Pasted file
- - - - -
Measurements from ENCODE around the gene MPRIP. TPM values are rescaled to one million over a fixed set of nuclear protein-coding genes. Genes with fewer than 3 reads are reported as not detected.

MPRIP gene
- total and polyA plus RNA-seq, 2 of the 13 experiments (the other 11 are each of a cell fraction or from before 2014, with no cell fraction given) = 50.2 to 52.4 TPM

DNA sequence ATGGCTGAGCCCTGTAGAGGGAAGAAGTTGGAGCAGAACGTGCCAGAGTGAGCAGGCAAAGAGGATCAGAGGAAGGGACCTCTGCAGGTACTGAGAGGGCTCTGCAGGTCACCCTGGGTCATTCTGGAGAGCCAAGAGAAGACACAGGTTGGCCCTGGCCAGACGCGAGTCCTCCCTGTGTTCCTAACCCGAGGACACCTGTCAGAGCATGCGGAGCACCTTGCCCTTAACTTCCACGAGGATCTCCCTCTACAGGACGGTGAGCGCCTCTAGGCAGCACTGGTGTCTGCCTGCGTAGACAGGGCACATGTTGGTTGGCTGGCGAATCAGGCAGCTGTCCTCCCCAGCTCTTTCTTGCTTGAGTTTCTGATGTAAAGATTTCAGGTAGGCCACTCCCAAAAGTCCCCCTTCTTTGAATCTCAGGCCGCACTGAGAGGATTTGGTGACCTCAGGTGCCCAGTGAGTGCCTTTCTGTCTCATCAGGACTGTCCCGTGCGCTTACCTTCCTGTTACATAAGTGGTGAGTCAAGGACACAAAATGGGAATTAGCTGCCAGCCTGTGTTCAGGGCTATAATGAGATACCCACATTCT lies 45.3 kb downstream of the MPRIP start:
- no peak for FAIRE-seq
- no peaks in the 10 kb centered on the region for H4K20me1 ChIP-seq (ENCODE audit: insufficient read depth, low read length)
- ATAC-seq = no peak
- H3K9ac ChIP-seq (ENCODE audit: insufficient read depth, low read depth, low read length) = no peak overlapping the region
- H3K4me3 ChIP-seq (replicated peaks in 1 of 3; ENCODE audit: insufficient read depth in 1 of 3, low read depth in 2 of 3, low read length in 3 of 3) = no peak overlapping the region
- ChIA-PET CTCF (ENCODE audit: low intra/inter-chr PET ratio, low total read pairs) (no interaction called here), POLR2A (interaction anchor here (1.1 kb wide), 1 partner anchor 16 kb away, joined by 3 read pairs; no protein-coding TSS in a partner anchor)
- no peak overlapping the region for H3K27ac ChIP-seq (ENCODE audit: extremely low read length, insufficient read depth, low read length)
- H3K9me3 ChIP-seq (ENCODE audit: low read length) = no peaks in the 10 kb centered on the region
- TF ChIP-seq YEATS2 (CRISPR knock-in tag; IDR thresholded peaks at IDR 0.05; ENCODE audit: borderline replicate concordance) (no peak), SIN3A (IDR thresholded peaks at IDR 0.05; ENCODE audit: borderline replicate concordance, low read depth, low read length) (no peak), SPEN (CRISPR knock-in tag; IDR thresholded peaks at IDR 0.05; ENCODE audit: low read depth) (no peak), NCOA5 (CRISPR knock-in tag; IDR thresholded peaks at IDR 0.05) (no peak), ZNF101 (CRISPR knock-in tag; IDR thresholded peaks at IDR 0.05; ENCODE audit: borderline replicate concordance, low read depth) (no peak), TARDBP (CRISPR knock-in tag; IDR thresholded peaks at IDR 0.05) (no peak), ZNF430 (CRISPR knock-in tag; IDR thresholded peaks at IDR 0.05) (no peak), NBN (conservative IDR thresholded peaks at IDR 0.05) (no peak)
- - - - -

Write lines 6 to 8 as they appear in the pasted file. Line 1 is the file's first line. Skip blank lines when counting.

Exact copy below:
- no peaks in the 10 kb centered on the region for H4K20me1 ChIP-seq (ENCODE audit: insufficient read depth, low read length)
- ATAC-seq = no peak
- H3K9ac ChIP-seq (ENCODE audit: insufficient read depth, low read depth, low read length) = no peak overlapping the region